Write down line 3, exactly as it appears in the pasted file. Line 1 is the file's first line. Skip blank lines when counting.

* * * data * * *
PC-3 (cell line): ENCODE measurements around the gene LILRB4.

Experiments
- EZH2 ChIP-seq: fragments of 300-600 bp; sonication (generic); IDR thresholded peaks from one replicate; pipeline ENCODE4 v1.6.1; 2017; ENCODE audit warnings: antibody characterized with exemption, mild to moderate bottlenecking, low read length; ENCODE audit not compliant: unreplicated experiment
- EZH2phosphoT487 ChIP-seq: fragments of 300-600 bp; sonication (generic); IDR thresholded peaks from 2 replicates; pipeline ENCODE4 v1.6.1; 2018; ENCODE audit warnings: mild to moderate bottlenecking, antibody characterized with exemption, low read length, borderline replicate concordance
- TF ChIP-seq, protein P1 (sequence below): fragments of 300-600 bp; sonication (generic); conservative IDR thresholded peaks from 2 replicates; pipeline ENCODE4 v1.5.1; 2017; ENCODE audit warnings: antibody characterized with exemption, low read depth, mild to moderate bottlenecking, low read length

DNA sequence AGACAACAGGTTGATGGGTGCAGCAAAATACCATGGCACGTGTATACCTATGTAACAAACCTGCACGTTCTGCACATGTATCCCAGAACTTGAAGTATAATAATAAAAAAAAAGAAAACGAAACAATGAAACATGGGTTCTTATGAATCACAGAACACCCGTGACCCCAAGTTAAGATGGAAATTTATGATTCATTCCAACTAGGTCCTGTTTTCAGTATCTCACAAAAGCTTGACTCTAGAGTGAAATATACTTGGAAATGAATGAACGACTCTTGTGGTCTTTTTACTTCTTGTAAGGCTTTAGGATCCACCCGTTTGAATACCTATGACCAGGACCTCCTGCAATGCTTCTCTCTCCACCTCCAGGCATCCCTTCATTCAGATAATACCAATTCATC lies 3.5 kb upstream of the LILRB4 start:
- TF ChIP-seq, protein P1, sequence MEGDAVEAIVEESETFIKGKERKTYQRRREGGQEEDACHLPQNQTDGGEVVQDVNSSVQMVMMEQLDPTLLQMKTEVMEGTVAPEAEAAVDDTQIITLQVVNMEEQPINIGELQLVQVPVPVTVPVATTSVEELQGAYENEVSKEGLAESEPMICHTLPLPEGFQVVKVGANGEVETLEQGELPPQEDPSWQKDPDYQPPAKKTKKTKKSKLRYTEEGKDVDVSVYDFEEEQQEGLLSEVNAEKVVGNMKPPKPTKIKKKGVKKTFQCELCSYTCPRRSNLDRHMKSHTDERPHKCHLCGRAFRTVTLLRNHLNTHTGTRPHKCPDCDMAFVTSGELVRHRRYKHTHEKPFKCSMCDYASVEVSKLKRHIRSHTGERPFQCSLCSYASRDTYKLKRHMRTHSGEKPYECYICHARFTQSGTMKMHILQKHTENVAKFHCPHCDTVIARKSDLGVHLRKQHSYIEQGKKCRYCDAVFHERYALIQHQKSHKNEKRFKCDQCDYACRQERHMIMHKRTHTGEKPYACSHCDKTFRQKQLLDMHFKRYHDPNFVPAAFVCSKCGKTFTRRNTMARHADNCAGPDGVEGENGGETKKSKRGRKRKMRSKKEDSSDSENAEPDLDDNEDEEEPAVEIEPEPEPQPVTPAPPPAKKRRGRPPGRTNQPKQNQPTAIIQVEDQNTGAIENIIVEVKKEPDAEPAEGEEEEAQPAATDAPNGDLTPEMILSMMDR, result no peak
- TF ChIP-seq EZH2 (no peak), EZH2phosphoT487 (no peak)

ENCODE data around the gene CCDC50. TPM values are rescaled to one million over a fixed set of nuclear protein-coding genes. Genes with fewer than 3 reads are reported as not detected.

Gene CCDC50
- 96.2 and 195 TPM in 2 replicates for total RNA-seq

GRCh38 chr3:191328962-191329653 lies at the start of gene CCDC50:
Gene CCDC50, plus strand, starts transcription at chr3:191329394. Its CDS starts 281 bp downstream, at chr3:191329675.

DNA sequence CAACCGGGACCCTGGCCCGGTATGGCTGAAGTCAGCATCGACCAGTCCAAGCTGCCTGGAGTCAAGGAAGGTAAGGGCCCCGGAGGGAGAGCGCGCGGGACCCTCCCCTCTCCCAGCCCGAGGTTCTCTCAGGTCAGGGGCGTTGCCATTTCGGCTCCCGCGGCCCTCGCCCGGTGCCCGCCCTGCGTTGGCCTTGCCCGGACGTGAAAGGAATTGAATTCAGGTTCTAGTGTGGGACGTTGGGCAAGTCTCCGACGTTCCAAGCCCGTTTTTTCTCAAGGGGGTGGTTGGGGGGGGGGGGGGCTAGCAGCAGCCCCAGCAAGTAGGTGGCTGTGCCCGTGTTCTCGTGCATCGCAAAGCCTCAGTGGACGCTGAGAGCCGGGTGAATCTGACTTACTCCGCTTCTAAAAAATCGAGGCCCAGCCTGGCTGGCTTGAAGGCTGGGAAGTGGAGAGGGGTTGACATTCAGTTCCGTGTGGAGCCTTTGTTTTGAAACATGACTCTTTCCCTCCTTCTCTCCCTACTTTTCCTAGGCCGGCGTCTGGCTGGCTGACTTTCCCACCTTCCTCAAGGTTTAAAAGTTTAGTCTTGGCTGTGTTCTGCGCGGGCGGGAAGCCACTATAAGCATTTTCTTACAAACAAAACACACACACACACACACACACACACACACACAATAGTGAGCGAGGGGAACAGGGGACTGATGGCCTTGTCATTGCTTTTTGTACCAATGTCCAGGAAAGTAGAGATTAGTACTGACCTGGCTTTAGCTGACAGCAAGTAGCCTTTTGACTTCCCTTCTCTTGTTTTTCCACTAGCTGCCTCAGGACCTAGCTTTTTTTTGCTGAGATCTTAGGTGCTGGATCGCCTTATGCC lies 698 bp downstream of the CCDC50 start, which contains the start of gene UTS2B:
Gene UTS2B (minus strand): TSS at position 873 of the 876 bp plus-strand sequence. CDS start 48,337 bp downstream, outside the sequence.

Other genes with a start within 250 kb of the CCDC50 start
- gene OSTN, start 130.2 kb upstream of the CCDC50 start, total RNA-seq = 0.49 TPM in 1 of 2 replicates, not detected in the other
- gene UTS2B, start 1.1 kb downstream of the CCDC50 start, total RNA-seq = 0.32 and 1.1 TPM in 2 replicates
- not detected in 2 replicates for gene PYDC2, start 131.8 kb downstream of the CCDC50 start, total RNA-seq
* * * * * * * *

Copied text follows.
- EZH2 ChIP-seq: fragments of 300-600 bp; sonication (generic); IDR thresholded peaks from one replicate; pipeline ENCODE4 v1.6.1; 2017; ENCODE audit warnings: antibody characterized with exemption, mild to moderate bottlenecking, low read length; ENCODE audit not compliant: unreplicated experiment